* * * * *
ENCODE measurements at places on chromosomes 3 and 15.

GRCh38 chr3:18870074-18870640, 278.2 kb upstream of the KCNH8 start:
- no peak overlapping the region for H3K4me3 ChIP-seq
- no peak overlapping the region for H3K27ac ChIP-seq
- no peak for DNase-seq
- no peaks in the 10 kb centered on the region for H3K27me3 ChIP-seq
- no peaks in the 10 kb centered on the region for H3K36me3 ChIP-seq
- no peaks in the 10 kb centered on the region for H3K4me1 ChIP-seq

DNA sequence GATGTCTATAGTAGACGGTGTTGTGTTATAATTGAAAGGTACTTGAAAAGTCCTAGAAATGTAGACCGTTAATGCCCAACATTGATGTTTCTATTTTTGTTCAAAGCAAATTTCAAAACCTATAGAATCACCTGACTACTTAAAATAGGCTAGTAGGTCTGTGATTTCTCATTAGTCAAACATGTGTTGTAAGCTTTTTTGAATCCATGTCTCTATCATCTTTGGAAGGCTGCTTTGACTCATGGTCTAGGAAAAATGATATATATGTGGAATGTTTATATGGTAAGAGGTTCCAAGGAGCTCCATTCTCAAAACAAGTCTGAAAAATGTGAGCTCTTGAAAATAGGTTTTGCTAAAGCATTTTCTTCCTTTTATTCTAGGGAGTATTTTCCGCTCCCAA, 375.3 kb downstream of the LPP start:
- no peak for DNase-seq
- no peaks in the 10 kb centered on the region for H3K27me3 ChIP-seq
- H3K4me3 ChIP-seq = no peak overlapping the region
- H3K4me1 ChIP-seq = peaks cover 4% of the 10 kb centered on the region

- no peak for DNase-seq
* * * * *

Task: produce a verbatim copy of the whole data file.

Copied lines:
ENCODE measurements at places on chromosomes 3 and 15.

GRCh38 chr3:18870074-18870640, 278.2 kb upstream of the KCNH8 start:
- no peak overlapping the region for H3K4me3 ChIP-seq
- no peak overlapping the region for H3K27ac ChIP-seq
- no peak for DNase-seq
- no peaks in the 10 kb centered on the region for H3K27me3 ChIP-seq
- no peaks in the 10 kb centered on the region for H3K36me3 ChIP-seq
- no peaks in the 10 kb centered on the region for H3K4me1 ChIP-seq

DNA sequence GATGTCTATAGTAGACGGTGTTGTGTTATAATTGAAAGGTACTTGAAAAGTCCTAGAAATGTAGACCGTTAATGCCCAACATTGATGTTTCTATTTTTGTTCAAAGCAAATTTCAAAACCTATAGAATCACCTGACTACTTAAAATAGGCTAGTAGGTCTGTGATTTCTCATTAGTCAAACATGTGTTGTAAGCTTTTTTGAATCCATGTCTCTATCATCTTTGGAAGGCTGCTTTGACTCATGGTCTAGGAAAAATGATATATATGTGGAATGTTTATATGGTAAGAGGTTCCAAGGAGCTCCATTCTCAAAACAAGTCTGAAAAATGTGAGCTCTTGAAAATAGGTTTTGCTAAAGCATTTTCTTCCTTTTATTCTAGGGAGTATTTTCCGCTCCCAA, 375.3 kb downstream of the LPP start:
- no peak for DNase-seq
- no peaks in the 10 kb centered on the region for H3K27me3 ChIP-seq
- H3K4me3 ChIP-seq = no peak overlapping the region
- H3K4me1 ChIP-seq = peaks cover 4% of the 10 kb centered on the region

- no peak for DNase-seq